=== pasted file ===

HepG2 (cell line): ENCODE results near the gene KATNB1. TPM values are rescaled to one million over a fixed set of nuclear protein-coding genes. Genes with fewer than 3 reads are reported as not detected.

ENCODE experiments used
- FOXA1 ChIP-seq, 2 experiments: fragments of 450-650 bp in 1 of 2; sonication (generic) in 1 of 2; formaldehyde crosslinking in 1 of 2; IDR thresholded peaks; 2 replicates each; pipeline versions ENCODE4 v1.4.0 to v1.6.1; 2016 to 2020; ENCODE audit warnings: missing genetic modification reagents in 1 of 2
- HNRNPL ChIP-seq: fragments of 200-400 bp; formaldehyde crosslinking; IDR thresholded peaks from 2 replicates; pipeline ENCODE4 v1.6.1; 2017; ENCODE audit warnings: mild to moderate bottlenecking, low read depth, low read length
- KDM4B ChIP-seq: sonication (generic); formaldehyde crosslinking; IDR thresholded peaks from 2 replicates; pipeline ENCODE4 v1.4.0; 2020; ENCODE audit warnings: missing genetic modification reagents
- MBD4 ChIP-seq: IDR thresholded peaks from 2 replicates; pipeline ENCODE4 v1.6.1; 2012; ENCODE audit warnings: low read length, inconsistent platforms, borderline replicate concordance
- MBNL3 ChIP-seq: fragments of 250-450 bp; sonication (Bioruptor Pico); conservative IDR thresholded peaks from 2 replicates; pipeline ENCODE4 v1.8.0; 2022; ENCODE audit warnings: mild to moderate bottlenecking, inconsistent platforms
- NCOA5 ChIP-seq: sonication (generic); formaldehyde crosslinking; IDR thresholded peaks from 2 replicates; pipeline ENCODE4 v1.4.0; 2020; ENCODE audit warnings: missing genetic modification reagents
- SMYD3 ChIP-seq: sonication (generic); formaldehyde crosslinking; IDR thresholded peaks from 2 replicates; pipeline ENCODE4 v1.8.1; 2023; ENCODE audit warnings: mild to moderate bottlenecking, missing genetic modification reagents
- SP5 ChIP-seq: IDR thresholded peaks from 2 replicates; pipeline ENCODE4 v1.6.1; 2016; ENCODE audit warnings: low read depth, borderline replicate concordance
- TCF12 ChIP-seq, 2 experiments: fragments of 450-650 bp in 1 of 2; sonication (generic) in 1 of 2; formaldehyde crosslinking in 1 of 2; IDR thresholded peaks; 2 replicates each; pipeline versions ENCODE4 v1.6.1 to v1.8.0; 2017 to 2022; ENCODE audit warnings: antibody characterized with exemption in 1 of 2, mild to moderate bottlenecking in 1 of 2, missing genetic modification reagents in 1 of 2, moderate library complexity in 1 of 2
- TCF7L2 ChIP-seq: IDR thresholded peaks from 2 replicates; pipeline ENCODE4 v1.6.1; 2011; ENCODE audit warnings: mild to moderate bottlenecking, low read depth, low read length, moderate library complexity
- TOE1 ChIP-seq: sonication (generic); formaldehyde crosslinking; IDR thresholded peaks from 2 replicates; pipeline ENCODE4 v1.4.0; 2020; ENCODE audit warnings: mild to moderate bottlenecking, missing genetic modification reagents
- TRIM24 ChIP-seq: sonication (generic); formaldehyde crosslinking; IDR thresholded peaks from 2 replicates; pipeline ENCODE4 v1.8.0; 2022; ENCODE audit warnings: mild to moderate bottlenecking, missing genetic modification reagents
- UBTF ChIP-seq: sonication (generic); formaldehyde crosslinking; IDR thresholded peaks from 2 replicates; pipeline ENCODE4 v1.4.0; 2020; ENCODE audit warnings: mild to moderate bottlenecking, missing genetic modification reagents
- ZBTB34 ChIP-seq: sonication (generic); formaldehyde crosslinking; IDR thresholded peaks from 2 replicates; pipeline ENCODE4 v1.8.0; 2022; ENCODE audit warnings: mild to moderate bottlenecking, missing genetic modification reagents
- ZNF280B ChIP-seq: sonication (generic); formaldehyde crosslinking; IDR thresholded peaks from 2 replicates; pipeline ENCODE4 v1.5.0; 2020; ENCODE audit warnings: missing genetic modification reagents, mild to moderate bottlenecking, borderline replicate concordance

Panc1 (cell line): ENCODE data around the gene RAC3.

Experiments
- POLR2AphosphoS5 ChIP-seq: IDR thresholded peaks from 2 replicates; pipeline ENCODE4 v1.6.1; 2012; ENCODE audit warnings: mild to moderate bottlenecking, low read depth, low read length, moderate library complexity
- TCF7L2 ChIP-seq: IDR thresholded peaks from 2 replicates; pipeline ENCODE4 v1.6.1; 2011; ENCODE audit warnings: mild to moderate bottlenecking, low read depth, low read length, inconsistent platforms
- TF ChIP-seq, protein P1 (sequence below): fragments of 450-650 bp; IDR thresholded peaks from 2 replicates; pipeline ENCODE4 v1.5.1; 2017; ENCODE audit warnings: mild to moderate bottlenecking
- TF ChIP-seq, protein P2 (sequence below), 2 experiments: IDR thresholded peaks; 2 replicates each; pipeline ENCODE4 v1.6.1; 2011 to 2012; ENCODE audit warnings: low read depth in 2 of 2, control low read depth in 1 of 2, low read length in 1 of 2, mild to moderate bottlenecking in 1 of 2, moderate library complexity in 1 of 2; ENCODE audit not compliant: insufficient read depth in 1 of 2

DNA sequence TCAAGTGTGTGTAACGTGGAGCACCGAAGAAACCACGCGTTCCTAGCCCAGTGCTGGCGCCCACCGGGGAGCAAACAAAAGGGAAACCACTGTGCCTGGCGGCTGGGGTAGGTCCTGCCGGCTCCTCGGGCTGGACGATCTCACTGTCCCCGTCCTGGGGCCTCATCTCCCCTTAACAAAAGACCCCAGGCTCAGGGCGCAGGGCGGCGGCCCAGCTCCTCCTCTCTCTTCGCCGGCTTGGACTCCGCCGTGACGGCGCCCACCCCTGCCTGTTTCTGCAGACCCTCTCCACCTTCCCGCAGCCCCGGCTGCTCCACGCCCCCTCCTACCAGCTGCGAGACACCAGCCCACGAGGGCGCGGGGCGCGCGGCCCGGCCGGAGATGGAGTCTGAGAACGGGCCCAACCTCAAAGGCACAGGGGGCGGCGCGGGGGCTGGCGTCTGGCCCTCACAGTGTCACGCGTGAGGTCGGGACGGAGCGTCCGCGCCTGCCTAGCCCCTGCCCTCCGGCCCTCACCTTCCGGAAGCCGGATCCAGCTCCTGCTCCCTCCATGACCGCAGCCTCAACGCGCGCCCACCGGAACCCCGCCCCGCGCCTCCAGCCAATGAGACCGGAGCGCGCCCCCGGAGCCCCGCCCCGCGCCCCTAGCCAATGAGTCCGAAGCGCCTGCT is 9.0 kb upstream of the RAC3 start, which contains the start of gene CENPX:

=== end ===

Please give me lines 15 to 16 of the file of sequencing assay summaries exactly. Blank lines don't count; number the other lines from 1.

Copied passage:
- UBTF ChIP-seq: sonication (generic); formaldehyde crosslinking; IDR thresholded peaks from 2 replicates; pipeline ENCODE4 v1.4.0; 2020; ENCODE audit warnings: mild to moderate bottlenecking, missing genetic modification reagents
- ZBTB34 ChIP-seq: sonication (generic); formaldehyde crosslinking; IDR thresholded peaks from 2 replicates; pipeline ENCODE4 v1.8.0; 2022; ENCODE audit warnings: mild to moderate bottlenecking, missing genetic modification reagents